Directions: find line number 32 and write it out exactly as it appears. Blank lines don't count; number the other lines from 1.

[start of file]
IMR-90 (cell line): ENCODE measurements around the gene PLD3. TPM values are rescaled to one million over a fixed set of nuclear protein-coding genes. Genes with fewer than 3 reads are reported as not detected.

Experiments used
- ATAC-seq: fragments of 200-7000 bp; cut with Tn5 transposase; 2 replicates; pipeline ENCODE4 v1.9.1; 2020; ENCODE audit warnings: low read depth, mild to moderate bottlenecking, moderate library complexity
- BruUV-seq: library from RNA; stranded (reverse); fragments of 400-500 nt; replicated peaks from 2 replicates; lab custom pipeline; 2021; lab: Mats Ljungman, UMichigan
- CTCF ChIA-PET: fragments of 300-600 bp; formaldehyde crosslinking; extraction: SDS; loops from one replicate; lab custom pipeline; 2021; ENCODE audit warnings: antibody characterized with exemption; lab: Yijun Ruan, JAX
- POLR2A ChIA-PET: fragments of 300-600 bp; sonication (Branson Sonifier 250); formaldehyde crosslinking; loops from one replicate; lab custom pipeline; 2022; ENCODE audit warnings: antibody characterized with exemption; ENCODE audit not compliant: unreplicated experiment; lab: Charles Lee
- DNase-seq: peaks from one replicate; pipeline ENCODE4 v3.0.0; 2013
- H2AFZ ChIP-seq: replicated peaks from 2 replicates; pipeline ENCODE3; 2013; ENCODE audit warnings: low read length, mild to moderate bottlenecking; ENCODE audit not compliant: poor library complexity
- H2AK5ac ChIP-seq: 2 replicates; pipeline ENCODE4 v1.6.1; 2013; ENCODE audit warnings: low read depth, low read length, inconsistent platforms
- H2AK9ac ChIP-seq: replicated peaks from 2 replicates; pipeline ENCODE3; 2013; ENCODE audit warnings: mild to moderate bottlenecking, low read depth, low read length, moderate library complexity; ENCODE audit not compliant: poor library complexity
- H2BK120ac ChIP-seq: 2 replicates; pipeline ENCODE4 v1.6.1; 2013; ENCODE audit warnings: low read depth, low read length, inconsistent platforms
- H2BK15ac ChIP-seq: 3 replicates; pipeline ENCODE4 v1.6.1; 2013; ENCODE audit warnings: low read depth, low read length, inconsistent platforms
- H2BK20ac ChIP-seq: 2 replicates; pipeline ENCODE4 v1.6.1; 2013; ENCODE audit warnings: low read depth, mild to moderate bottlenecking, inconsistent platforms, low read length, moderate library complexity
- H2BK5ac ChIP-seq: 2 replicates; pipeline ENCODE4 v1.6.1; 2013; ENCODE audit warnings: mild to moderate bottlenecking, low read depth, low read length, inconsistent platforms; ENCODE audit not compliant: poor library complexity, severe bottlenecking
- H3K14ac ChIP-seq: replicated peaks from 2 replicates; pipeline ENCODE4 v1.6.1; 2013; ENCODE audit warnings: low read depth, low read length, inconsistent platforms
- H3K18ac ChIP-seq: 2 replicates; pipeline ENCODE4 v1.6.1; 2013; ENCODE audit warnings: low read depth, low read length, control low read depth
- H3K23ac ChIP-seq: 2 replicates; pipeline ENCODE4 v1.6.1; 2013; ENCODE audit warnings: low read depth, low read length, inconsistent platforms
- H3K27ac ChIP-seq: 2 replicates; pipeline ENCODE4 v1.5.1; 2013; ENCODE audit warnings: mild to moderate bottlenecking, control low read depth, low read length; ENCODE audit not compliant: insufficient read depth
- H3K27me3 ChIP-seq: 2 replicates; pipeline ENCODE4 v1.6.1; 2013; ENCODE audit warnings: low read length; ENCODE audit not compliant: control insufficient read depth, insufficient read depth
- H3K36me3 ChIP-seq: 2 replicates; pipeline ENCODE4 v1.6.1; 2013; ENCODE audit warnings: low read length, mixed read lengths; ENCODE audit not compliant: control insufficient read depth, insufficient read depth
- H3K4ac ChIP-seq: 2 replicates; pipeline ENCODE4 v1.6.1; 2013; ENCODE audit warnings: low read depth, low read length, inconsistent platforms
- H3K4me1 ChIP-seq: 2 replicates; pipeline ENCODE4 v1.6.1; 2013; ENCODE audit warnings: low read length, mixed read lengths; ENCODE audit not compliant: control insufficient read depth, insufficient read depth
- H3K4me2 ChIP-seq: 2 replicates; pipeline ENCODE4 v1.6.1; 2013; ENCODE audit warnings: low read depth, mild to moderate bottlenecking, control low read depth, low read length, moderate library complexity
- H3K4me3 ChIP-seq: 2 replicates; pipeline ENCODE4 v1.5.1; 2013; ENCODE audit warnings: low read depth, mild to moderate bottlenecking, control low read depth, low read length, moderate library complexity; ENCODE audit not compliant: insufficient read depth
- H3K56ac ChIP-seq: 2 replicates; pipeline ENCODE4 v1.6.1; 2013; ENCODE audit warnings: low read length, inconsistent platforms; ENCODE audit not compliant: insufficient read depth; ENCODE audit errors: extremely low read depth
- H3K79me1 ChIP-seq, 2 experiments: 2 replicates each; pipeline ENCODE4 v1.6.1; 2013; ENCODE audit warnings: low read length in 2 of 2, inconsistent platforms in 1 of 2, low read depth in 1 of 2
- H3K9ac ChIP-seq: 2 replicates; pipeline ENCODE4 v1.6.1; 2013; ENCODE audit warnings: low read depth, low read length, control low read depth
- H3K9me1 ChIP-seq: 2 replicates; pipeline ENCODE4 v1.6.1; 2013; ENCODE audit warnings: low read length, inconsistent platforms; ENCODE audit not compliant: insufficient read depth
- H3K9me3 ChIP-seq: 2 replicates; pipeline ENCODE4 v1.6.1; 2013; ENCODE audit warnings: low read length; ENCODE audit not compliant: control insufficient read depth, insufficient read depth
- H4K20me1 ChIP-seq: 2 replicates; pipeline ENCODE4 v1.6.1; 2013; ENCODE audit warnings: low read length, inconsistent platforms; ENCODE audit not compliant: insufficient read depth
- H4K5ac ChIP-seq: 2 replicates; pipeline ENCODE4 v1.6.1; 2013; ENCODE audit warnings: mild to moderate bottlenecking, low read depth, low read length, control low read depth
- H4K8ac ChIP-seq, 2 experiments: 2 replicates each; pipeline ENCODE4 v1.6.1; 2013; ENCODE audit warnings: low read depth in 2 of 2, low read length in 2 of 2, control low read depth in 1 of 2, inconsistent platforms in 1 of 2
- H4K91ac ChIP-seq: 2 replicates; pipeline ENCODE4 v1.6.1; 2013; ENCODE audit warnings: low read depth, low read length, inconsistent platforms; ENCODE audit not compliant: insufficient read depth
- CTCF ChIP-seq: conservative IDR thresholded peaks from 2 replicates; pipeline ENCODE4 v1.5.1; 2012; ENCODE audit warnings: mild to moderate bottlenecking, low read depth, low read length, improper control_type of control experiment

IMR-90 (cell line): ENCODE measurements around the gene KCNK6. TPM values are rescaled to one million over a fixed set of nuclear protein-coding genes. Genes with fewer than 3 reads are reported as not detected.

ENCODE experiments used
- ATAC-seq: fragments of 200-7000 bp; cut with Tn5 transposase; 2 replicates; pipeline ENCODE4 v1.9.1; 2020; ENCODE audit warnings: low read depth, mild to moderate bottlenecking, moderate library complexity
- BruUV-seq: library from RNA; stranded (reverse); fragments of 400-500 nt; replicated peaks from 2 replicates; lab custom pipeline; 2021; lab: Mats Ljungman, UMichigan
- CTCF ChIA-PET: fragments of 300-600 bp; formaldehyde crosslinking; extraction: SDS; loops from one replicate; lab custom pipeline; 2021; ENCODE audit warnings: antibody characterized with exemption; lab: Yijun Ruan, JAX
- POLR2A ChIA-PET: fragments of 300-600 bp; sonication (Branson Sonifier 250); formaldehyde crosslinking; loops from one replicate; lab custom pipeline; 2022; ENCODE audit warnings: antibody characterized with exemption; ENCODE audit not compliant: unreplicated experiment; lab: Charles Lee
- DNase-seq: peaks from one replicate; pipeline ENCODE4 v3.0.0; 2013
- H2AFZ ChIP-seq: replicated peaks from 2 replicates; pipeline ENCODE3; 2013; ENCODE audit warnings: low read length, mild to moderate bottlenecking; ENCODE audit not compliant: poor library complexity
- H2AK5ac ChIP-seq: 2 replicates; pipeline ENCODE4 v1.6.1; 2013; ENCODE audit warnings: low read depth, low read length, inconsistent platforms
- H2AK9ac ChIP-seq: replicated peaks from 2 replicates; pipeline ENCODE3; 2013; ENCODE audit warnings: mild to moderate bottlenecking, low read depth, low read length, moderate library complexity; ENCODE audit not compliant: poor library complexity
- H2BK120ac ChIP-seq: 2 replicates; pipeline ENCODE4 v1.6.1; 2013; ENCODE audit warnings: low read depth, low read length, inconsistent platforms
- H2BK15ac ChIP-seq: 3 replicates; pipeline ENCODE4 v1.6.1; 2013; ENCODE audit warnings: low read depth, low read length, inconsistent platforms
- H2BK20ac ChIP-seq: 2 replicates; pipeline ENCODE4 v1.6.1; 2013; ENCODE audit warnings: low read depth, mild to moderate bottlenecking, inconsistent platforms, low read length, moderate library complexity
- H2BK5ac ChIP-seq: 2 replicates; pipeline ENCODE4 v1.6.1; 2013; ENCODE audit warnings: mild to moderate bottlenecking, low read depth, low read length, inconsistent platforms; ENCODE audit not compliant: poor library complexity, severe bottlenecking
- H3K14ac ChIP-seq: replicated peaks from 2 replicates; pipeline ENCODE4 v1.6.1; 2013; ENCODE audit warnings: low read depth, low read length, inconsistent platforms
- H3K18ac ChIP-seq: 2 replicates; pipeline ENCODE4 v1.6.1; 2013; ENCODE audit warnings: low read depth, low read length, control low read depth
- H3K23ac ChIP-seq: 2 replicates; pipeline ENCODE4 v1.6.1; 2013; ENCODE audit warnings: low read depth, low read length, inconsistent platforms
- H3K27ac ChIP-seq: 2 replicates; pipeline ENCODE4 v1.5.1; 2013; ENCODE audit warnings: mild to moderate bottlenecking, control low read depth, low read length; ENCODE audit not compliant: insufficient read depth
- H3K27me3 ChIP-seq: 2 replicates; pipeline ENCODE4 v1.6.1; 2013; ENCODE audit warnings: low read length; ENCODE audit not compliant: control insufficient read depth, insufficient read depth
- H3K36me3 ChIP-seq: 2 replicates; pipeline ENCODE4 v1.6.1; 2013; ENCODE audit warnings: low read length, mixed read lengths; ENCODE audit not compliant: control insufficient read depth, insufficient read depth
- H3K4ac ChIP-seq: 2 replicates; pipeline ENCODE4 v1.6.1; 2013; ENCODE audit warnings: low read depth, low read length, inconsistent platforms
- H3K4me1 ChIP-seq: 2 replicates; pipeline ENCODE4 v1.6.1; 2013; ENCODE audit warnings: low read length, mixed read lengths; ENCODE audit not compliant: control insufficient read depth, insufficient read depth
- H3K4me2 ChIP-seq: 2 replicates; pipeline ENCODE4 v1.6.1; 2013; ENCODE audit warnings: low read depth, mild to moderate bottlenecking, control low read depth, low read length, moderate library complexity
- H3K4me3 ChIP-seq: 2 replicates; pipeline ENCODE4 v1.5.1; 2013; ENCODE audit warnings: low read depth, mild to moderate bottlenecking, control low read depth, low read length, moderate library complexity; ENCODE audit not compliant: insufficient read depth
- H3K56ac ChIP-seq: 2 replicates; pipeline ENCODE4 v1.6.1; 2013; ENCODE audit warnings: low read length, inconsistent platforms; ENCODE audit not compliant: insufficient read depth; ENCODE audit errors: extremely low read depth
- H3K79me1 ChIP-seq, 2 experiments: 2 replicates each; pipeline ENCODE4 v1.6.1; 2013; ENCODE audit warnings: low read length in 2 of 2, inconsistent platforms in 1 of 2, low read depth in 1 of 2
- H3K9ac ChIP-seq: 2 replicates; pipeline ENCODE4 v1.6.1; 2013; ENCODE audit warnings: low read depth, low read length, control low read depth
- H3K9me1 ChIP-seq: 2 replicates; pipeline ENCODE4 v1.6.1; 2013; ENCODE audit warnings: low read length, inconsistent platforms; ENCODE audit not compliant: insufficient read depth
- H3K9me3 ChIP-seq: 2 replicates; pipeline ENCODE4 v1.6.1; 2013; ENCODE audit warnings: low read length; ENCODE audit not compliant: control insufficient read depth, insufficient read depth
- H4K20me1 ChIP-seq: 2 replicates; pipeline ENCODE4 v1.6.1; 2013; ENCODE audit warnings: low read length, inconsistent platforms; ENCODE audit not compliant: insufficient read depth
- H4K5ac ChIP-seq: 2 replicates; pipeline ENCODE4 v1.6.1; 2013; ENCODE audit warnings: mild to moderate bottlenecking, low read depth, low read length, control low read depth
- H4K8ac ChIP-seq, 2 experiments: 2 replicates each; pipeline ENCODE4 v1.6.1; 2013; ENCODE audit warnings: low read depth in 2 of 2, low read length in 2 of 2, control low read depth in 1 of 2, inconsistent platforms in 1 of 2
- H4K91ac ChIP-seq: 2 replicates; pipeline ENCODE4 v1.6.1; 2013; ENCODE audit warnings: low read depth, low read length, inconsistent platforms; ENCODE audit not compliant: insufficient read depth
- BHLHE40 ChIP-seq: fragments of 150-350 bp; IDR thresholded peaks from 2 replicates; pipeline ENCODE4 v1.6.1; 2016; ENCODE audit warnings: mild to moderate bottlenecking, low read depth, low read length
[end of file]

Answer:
- H4K8ac ChIP-seq, 2 experiments: 2 replicates each; pipeline ENCODE4 v1.6.1; 2013; ENCODE audit warnings: low read depth in 2 of 2, low read length in 2 of 2, control low read depth in 1 of 2, inconsistent platforms in 1 of 2